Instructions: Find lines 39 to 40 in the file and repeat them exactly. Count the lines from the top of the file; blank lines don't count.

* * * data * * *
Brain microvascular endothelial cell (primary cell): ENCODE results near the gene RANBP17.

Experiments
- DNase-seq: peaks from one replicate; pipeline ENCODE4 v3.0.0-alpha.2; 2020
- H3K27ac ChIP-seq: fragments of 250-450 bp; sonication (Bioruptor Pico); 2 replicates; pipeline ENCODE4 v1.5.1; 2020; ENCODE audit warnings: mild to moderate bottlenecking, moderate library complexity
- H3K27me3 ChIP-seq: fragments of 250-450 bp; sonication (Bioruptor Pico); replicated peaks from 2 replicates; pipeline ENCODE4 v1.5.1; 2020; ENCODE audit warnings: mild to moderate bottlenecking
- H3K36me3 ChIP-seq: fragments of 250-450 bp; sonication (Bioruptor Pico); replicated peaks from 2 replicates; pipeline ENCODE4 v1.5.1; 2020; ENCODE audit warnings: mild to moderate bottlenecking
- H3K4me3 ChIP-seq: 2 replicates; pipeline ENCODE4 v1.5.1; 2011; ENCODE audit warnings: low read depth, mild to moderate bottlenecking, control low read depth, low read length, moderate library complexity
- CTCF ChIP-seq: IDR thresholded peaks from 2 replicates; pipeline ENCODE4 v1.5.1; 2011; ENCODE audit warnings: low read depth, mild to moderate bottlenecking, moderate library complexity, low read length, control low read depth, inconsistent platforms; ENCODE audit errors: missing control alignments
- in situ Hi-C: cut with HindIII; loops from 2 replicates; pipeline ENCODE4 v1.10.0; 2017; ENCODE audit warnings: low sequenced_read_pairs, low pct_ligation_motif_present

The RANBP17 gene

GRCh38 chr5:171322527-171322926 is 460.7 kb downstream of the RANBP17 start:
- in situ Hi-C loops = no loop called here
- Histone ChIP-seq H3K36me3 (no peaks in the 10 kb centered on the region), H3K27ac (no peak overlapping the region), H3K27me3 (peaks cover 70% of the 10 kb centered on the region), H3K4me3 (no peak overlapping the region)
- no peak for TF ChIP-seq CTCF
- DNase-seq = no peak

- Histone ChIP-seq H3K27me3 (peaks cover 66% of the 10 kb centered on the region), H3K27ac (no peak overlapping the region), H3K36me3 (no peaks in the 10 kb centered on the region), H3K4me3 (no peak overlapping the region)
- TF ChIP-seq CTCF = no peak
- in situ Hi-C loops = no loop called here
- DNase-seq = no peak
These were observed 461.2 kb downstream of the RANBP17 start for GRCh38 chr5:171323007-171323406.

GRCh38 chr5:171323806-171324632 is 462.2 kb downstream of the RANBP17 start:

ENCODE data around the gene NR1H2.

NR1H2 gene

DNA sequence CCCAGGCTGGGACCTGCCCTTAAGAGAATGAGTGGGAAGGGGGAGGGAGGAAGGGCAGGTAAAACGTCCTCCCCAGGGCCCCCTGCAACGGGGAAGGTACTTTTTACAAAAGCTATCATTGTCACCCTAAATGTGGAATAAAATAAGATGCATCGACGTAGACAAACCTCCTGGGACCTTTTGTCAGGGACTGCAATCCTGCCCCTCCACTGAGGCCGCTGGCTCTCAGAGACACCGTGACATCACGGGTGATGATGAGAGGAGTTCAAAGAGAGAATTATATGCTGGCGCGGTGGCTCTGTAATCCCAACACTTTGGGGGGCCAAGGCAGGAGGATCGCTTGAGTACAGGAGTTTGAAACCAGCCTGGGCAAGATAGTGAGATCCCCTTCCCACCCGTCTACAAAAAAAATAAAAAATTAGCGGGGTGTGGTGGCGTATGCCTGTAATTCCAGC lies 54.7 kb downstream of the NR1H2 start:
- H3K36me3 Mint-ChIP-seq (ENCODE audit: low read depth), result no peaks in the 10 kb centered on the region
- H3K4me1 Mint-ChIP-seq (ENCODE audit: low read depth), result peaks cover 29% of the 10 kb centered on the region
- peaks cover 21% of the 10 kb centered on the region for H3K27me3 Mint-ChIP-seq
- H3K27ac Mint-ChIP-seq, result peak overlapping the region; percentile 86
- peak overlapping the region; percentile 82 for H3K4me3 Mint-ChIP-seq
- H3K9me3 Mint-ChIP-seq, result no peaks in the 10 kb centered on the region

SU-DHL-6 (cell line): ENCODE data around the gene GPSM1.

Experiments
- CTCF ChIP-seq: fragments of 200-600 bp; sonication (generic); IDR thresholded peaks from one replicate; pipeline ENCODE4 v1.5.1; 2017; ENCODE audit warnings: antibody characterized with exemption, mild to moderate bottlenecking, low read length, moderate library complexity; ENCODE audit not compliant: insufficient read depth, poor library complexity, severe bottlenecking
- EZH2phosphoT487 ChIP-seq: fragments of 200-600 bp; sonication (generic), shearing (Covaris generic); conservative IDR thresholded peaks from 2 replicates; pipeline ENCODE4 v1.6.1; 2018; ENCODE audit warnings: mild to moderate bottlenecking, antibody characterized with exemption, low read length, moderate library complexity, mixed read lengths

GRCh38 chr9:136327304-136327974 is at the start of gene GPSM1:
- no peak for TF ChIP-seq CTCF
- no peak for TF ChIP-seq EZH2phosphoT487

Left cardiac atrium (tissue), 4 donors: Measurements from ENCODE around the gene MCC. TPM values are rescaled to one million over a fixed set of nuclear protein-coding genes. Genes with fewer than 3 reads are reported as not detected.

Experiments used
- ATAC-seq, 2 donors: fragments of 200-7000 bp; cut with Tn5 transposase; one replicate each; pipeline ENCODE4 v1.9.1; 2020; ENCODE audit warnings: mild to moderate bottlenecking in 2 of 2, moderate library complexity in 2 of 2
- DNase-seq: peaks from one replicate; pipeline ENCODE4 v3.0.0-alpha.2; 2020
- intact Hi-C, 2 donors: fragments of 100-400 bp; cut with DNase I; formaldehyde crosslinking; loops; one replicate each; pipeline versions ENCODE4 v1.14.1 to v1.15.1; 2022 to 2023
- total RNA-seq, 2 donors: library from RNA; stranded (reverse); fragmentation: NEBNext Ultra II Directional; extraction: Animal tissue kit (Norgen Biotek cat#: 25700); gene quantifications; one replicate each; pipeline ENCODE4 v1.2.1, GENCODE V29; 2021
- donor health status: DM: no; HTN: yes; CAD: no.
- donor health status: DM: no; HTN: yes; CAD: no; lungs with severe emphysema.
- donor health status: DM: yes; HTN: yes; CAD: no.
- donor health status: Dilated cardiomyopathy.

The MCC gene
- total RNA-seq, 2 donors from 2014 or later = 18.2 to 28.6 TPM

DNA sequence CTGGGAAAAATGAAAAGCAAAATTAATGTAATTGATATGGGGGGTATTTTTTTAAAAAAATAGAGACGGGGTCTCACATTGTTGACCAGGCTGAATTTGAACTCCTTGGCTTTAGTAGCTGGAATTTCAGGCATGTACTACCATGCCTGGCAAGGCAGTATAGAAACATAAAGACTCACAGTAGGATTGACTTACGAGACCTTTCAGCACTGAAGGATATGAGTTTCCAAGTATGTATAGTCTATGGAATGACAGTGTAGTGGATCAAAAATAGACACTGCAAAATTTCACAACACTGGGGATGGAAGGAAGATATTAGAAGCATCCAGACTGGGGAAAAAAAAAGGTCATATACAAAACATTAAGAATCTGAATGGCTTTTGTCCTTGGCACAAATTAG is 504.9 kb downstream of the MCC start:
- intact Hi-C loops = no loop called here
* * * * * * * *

Experiments used
- ATAC-seq, 2 donors: fragments of 200-7000 bp; cut with Tn5 transposase; one replicate each; pipeline ENCODE4 v1.9.1; 2020; ENCODE audit warnings: mild to moderate bottlenecking in 2 of 2, moderate library complexity in 2 of 2